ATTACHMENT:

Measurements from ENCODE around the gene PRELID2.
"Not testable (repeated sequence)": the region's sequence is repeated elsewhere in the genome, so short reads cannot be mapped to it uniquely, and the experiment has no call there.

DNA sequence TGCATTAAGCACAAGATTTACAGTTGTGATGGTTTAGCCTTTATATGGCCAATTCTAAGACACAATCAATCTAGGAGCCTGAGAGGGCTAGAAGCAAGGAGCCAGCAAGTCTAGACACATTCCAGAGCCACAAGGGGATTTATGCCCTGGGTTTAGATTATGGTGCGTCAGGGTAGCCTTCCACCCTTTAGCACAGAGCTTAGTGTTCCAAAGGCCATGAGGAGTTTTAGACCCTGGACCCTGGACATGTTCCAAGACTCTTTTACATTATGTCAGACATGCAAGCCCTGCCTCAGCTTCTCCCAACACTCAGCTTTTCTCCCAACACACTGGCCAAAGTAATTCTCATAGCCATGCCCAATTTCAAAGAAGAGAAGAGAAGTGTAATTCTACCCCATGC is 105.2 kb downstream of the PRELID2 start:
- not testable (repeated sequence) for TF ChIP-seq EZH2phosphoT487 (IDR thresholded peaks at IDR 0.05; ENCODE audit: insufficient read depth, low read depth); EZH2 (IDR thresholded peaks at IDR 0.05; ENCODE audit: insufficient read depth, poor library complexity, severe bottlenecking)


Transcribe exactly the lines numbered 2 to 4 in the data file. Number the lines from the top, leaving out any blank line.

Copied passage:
"Not testable (repeated sequence)": the region's sequence is repeated elsewhere in the genome, so short reads cannot be mapped to it uniquely, and the experiment has no call there.

DNA sequence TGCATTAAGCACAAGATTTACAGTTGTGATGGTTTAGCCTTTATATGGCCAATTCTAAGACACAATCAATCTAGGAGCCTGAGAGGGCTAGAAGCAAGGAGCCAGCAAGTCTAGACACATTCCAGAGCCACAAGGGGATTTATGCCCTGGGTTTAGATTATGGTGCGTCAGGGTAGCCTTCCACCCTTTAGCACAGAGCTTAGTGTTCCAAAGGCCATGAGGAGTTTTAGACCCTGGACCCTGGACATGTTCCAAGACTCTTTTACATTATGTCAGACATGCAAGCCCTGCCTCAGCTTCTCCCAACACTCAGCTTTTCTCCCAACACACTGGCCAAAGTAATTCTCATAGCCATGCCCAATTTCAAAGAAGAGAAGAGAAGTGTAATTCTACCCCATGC is 105.2 kb downstream of the PRELID2 start:
- not testable (repeated sequence) for TF ChIP-seq EZH2phosphoT487 (IDR thresholded peaks at IDR 0.05; ENCODE audit: insufficient read depth, low read depth); EZH2 (IDR thresholded peaks at IDR 0.05; ENCODE audit: insufficient read depth, poor library complexity, severe bottlenecking)